It seems that previous exposure to cold temperatures is one of the few things that helps the body to adapt. But acute exposure of the skin can have a huge effect on the body’s immune response, so be sure to keep your skin covered in colder temperatures until your body has adapted. They say it takes about 2-3 weeks for your body to adapt to those lower temperatures.
The Cold and the Human Heart’s Health
Cold weather and Cardiovascular Health
People die more often of heart and respiratory diseases in the winter. Vasoconstriction increases blood pressure during the bodies cold-stimulus response. The decrease in cellular plasma also creates a lot more work for your heart.
The Body’s Response to Cold over Time
Exposure to cold causes the sympathetic nervous system to heat the body by constricting blood flow to the extremities and superficial tissue. The body then begins to constrict the flow of the immune system, as well as the nervous system. As the nervous system restricts flow, the extremities lose blood flow until frostbite and more serious, permanent damage occurs.
Who do Mammals Shiver?
Why do you Shiver when it’s Cold Outside?
Over time, the blood pressure increases to cope and the body begins to shiver at a certain point. Once you are shivering heavily, you are at the point where you can get frostbite, or even hurt yourself because the body convulses so strongly. But this can also happen well above frostbite temperatures due to the body’s tolerance level. As people get older, they shiver less, which results in a more rapid drop of temperature upon exposure.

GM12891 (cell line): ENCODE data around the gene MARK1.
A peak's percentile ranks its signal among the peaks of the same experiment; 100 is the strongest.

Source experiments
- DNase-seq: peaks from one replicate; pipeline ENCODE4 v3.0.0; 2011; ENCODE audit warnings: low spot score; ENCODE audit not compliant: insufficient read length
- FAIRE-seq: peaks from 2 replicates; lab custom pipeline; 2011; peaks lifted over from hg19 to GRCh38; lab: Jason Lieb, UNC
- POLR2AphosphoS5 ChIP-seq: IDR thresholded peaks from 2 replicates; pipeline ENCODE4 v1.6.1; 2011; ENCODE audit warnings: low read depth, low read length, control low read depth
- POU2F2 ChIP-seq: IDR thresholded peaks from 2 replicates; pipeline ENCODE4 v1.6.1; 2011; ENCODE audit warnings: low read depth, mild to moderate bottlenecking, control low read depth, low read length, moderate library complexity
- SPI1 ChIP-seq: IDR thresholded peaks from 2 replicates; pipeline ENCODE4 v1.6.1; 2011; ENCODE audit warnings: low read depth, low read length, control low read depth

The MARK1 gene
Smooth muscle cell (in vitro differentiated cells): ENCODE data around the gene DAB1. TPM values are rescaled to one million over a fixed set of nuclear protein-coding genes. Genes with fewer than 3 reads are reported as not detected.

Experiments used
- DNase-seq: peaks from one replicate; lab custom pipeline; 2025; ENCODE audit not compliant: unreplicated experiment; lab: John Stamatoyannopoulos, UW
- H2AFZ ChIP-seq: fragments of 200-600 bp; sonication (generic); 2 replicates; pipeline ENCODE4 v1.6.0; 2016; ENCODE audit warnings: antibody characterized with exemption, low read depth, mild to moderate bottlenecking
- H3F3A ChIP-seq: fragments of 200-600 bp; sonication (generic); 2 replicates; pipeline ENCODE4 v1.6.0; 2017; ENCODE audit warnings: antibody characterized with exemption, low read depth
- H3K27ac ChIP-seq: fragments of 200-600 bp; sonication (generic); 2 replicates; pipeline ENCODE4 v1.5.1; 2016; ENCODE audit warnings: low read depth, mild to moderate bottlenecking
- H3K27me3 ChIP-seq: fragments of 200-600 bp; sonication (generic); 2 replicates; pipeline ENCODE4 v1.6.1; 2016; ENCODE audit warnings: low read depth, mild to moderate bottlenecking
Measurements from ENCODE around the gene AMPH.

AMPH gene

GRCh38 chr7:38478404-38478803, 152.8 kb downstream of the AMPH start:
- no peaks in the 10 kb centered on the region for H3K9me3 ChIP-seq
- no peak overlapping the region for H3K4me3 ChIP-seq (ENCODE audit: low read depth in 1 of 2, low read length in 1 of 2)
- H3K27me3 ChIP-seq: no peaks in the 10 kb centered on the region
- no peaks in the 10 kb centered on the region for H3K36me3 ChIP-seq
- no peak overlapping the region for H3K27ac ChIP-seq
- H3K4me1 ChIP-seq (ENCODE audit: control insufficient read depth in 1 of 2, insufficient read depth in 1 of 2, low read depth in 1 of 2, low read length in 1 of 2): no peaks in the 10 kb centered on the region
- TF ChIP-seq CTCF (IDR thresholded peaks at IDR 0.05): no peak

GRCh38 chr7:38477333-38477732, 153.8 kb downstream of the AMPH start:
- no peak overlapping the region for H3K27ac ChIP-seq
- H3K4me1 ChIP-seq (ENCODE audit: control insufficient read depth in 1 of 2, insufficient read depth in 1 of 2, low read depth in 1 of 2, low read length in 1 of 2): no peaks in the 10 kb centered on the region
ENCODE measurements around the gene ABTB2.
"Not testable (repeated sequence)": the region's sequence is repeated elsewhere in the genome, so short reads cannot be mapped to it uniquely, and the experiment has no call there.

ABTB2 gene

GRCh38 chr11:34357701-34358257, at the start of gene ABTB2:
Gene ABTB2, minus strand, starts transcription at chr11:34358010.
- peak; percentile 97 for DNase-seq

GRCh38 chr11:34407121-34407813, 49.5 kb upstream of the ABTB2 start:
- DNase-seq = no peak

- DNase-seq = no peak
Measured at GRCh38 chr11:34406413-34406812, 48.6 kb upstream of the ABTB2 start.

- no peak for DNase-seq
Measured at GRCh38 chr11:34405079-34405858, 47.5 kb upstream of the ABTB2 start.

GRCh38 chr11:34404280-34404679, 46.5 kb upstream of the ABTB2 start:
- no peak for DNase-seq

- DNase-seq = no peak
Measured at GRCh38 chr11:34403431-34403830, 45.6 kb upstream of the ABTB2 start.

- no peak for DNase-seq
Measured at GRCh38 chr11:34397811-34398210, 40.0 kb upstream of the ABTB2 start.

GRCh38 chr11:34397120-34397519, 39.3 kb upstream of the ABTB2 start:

Located in the posterior hypothalamus (brain) near the wall of the third ventricle is an area called the primary motor center for shivering. This area is normally inhibited by signals from the heat center in the anterior hypothalamic-preoptic area but is excited by cold signals from the skin and spinal cord. Therefore, this center becomes activated when the body temperature falls even a fraction of a degree below a critical temperature level.
No antibiotics, Cough Meds are BS… eat some candy:
Possible explanations may include temperature-induced changes in the respiratory system, decreased immune response, and low humidity causing an increase in viral transmission rates, perhaps due to dry air allowing small viral droplets to disperse farther and stay in the air longer.The apparent seasonality may also be due to social factors, such as people spending more time indoors, near infected people, and specifically children at school.
There is some controversy over the role of low body temperature as a risk factor for the common cold; the majority of the evidence suggests that it may result in greater susceptibility to infection.Herd immunity, generated from previous exposure to viruses, plays an important role in limiting viral spread, as seen with younger populations that have greater rates of respiratory infections.